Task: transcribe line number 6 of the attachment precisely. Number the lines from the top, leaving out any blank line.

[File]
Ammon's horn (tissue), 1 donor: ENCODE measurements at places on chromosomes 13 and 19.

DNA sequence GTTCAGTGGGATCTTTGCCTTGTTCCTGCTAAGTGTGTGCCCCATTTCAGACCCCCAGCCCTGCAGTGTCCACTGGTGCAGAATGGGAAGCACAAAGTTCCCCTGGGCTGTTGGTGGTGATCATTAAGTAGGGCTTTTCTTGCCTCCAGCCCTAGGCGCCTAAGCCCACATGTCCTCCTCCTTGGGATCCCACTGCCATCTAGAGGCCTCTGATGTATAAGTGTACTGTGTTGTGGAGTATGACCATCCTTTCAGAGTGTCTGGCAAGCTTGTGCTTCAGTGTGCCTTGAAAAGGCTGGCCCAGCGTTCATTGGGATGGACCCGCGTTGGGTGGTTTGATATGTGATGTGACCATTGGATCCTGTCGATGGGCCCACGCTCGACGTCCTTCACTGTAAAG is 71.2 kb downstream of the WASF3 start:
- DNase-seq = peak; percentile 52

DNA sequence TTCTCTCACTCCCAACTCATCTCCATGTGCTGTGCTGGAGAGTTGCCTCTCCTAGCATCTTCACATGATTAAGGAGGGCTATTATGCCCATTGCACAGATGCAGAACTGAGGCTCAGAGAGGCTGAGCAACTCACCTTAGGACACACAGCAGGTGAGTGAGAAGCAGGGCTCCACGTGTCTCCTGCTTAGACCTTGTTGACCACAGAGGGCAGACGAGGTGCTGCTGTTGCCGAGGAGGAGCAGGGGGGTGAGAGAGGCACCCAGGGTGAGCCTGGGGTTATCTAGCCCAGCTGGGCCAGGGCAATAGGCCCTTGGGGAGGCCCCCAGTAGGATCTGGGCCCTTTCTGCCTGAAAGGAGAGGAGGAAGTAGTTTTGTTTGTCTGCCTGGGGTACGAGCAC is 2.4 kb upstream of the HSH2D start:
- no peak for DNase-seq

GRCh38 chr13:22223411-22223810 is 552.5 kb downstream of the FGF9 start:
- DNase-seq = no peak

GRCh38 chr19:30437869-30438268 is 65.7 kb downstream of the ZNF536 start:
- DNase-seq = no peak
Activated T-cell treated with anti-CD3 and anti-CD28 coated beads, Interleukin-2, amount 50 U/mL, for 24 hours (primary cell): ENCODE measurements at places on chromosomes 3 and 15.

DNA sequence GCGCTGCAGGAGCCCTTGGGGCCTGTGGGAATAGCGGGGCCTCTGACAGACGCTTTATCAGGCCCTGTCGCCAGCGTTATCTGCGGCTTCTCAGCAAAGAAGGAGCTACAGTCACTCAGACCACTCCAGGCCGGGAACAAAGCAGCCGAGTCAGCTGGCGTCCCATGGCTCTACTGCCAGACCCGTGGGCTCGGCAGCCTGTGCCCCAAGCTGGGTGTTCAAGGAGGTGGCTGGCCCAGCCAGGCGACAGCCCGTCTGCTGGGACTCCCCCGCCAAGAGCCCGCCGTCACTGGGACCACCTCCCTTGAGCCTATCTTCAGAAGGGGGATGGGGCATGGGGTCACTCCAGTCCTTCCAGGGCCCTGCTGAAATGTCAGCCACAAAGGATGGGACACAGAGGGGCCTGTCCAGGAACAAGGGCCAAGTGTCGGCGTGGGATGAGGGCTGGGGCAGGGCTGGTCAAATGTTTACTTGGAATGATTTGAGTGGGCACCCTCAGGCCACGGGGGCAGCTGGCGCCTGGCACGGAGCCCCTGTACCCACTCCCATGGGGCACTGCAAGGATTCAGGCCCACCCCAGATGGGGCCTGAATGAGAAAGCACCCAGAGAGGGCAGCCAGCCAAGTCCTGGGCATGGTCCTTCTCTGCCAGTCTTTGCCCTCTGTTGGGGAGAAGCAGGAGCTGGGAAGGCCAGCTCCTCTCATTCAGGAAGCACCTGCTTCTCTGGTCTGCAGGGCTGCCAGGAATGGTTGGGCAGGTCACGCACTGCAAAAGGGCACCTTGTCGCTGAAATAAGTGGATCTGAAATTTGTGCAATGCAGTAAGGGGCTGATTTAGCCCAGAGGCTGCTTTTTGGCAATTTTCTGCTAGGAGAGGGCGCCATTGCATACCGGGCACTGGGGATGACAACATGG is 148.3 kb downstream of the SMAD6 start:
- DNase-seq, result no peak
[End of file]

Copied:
GRCh38 chr13:22223411-22223810 is 552.5 kb downstream of the FGF9 start: